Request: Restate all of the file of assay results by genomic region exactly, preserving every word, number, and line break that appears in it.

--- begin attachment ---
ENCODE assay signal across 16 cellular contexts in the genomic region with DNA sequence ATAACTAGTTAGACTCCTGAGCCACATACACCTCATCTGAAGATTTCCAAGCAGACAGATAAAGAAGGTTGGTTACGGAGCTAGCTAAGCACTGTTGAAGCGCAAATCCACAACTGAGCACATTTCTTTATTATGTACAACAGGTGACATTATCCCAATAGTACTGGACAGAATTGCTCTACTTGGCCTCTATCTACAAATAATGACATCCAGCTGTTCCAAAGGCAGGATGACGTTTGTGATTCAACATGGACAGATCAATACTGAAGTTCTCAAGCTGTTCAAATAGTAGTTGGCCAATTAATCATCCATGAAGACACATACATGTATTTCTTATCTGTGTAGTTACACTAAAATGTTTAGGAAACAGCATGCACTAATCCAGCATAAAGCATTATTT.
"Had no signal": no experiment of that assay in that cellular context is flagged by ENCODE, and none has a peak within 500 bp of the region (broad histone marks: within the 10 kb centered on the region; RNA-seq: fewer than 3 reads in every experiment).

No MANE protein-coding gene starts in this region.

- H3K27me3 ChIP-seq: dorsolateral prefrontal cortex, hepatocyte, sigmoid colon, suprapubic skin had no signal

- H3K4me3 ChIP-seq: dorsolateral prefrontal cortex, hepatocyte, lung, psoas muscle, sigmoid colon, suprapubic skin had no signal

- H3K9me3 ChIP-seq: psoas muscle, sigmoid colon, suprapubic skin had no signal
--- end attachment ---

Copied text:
ENCODE assay signal across 16 cellular contexts in the genomic region with DNA sequence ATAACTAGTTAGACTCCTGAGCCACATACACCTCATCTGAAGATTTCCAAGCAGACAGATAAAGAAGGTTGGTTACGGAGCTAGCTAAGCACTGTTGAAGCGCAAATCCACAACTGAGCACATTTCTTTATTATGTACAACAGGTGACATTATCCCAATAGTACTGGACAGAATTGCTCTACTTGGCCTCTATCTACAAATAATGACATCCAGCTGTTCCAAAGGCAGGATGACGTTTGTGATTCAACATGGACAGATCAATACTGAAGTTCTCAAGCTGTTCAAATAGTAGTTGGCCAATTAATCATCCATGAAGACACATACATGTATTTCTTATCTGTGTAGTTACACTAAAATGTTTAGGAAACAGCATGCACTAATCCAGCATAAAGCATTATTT.
"Had no signal": no experiment of that assay in that cellular context is flagged by ENCODE, and none has a peak within 500 bp of the region (broad histone marks: within the 10 kb centered on the region; RNA-seq: fewer than 3 reads in every experiment).

No MANE protein-coding gene starts in this region.

- H3K27me3 ChIP-seq: dorsolateral prefrontal cortex, hepatocyte, sigmoid colon, suprapubic skin had no signal

- H3K4me3 ChIP-seq: dorsolateral prefrontal cortex, hepatocyte, lung, psoas muscle, sigmoid colon, suprapubic skin had no signal

- H3K9me3 ChIP-seq: psoas muscle, sigmoid colon, suprapubic skin had no signal